Category Archives: Zombies


By Stephen King

Synopsis: One October afternoon a pulse is sent out through everyone’s cellphones which makes them turn violent and mindless. Clay, a graphic artist, leads a small group of survivors trying to make their way from Boston to Maine. On their way they run into a flock of the “phone-crazies” sleeping in a field and decide to blow them up. This proves to be a bad idea and they soon realize the full power of the not-so-crazy “phone-crazies.” The small group of survivors is prodded along both physically and mentally to a town where they believe they will be murdered by the “phone-crazies.” The mental power the flock holds over the band of survivors makes it impossible to fight their prodding. Clay hopes that he will find his son when they arrive and that they can find a way to escape.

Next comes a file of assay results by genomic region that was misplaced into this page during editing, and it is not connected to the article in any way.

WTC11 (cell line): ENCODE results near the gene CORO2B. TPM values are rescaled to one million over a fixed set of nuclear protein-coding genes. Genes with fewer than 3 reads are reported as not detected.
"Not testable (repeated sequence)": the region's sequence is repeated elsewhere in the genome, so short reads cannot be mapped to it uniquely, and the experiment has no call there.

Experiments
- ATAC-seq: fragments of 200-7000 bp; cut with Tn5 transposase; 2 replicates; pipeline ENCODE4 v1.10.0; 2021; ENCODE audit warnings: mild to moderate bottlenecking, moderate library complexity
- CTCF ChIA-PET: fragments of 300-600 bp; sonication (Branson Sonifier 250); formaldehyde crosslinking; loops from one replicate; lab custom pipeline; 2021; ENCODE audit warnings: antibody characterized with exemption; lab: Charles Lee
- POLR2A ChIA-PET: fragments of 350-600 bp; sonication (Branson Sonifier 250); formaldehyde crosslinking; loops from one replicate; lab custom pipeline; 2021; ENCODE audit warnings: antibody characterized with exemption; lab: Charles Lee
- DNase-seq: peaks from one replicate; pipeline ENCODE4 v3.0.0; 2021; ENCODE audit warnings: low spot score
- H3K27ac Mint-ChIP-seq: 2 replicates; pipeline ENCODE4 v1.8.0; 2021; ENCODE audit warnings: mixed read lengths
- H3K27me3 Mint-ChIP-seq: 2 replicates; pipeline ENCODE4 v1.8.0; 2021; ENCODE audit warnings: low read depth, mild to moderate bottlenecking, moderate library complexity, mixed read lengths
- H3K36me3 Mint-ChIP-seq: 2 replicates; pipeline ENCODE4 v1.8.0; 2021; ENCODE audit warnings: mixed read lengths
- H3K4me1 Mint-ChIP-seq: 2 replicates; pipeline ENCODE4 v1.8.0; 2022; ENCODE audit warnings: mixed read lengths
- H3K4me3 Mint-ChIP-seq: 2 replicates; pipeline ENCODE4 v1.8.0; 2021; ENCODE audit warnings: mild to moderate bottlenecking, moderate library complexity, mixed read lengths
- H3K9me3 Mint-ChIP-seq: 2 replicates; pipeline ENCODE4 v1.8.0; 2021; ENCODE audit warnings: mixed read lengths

My Opinion: I heard that Stephen King had written a zombie novel so I figured it would be worth a shot. I’m not a huge fan of his, but I live in Maine so I feel somewhat obligated to read his stuff, especially when he is tapping into a genre that I really enjoy, like zombies. It took me awhile to get into the book. I actually picked it up three separate times before it finally stuck, but once it did, it was interesting enough for me to stick with it.